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STUDENT NEWS

Chavez Reelected President of Venezuela; SpaceX Rocket on Its Way to International Space Station

Aired October 9, 2012 - 04:00:00   ET

THIS IS A RUSH TRANSCRIPT. THIS COPY MAY NOT BE IN ITS FINAL FORM AND MAY BE UPDATED.


CARL AZUZ, CNN ANCHOR: Hi, I`m Carl Azuz, and this is CNN STUDENT NEWS. Today we are going to be talking about a presidential election, but probably not the one you are thinking of. Ten minutes of commercial free global headlines start right now.

The polls are closed, the votes are counted, and we know who will be the next president of Venezuela. The same person who has held that title since 1999, his name is Hugo Chavez. Chavez was reelected over the weekend, he`ll serve another six year term as the leader of Venezuela. He became the youngest president in that country`s history when he was first elected back in 1998. This election was the closest for Chavez since he first came into power. And there was a huge turnout. Election officials in Venezuela say more than 80 percent of voters went to the polls. Chavez is considered controversial. For example, Venezuela`s biggest trading partner is the United States, but Chavez speaks out against the U.S. a lot, and criticizes American policies. His own policies, especially as economic ones have raised some questions of their own. Chavez is a firm believer in socialism. That`s when the government controls its country`s businesses. He wants to use the money that his country makes from oil to pay for social programs. Venezuela is one of the world`s biggest oil producers, but 35 percent of the country`s population lives in poverty. And as Paula Newton shows us, things could get worse.

(BEGIN VIDEOTAPE)

PAULA NEWTON, CNN CORRESPONDENT: It does not look like the kind of place that`s about to go broke. Venezuela is the biggest producer of crude in the Western hemisphere, people here roll up and fill up for literally pennies a gallon.

And as the price of a barrel has increased in the last decade, even poor Venezuelans have shared the wealth. Buying up, moving up and logging on. But some economists warn, this is a country hanging on by a fiscal thread.

DAVID REES, CAPITAL ECONOMICS: It really reached the point where the current situation can`t continue.

NEWTON: The problem? The socialist government of Hugo Chavez has been spending and borrowing money at record amounts on everything from building new homes like this behind me, even things like new refrigerators, cheap gas, microwaves, all to give to the poor and the needy of this country.

But the spending binge using petrol profits and foreign loans could live Venezuelans worse off in the long run. Inflation is rampant, and the mighty bolivar may have to be brought down to size, in other words, devalued again.

And for a country that relies heavily on imports, that would likely fuel more inflation already running at 30 percent. On the street, they know that means struggling more to buy less.

Paula Newton, CNN, Caracas.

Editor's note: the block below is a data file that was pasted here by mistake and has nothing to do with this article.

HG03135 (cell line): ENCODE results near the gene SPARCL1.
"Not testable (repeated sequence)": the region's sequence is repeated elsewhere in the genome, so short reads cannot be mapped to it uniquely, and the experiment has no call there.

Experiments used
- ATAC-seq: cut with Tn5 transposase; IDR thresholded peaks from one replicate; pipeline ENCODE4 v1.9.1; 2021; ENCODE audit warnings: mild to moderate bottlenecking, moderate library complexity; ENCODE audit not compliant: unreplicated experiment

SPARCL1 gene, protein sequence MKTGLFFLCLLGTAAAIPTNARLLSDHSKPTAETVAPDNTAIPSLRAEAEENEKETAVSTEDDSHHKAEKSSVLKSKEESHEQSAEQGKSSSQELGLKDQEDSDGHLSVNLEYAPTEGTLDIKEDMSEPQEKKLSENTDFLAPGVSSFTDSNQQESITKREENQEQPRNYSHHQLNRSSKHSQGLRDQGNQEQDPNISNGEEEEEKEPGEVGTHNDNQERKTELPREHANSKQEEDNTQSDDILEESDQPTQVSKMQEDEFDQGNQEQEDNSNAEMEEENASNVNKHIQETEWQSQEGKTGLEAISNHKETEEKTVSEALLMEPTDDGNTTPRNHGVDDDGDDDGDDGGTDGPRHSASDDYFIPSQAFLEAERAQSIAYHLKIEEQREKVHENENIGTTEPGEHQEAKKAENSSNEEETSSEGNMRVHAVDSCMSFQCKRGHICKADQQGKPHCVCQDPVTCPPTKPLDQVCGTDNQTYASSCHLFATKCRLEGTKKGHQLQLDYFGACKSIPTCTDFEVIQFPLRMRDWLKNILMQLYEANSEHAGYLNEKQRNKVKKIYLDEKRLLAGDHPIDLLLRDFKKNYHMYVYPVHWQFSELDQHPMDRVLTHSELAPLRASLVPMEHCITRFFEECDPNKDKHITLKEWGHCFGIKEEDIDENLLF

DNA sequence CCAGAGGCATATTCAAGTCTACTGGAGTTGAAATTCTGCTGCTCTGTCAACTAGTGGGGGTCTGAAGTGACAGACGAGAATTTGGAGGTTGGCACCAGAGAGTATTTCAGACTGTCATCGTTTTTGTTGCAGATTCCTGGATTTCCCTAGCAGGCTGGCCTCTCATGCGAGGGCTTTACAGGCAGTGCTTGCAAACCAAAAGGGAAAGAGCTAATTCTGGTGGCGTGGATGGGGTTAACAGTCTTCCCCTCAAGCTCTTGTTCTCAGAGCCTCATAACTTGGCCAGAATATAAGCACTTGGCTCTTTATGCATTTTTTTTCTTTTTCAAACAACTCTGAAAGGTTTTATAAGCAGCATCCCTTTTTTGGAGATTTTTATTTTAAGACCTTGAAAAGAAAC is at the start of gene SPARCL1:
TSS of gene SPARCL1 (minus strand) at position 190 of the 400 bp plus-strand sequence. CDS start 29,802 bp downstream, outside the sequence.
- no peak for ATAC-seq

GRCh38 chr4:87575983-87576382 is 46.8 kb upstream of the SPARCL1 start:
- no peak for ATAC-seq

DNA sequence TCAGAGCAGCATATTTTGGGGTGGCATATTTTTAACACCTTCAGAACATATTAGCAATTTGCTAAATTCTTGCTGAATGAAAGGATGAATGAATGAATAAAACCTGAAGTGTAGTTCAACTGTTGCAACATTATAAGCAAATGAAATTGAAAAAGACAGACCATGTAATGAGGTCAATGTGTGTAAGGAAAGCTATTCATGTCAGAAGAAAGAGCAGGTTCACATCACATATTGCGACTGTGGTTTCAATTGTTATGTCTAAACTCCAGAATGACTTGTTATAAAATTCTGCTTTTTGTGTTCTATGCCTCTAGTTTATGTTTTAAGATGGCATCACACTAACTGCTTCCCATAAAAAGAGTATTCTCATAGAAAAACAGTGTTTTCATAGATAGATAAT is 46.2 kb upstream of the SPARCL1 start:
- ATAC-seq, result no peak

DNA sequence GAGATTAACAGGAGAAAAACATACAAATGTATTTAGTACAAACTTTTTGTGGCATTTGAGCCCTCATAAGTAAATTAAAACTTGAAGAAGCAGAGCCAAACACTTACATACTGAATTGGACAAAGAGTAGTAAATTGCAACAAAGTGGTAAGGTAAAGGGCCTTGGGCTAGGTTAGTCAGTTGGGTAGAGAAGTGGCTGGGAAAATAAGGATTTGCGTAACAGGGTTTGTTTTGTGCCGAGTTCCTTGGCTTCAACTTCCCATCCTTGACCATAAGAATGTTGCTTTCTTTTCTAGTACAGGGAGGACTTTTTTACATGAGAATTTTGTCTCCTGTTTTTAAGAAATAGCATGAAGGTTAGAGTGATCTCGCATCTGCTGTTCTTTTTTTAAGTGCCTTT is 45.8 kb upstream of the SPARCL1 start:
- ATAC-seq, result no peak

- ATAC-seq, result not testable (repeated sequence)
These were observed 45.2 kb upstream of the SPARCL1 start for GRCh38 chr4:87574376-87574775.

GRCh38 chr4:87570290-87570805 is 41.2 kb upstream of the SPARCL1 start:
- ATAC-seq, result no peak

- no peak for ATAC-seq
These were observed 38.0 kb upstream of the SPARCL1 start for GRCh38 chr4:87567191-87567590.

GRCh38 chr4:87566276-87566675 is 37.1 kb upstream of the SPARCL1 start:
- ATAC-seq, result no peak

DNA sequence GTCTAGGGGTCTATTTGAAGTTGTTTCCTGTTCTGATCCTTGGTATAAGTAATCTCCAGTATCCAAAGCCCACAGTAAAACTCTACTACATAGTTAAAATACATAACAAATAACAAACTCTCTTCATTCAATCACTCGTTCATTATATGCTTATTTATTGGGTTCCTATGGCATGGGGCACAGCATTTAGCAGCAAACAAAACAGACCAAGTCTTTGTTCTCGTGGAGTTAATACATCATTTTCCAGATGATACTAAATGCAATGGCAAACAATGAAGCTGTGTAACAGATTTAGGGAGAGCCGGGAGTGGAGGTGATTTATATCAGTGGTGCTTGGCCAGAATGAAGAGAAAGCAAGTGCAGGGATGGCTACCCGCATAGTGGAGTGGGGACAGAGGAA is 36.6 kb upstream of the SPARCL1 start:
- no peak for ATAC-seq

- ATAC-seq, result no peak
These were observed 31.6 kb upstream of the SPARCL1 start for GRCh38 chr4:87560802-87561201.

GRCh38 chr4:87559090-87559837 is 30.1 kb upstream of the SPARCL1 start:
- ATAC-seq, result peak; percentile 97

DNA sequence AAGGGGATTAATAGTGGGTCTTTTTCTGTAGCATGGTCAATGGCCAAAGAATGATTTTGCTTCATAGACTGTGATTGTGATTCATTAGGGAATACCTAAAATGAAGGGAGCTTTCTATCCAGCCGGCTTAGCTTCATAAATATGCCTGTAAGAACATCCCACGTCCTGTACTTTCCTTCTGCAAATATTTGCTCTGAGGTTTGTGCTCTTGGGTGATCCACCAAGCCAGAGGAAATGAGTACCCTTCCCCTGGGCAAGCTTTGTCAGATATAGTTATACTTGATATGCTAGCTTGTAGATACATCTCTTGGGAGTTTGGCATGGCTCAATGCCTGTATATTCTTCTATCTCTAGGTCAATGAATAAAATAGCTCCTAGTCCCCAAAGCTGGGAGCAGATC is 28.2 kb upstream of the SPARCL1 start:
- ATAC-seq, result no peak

(END VIDEOTAPE)

(BEGIN VIDEO CLIP)

UNIDENTIFIED FEMALE: Is this legit? The International Space Station was built exclusively by the United States and Russia.

They were involved, but they weren`t the only ones. 16 countries helped build the ISS.

(END VIDEO CLIP)

AZUZ: There is a rocket on its way to the International Space Station right now. It doesn`t belong to any of those 16 countries. It`s owned by a private company called SpaceX. This isn`t SpaceX`s first trip to the ISS, it won`t be its last. This was Sunday, when the SpaceX Falcon 9 rocket made what mission control called a picture-perfect launch. On top of that rocket is a capsule called Dragon. It should link up with the ISS on Wednesday and deliver about a 1000 pounds of cargo. Food, cloths, computer drives, things like that. It`s scheduled to come back to Earth later this month. SpaceX ran a test mission up to the space station earlier this year. NASA is paying the company $1.6 billion to make it dozen re-supply trips up to the ISS. Starting with this one.

Next up, we are heading to the U.S. Supreme Court. Tomorrow, the justices will hear a case about whether race should be a factor in college admissions. Here is the background on this: Abigail Fisher, who is white, wanted to attend the University of Texas, but she didn`t get in. She sued the school saying its admission policies unfairly favor African-American and Hispanic applicants. The case centers on an idea called affirmative action. That`s when a school or a business makes specific efforts to give minority groups better educational or professional opportunities. The University of Texas defends using race as a factor when it makes admission decisions. It says the policy is designed to make the campus more diverse, which it believes improves the level of education. But other groups argue that using race in admission decisions is stereotyping. They also say that having a diverse student body doesn`t guarantee that students will get a diverse experience. The Supreme Court has looked at this issue before. The ruling on this case isn`t expected until some time next year.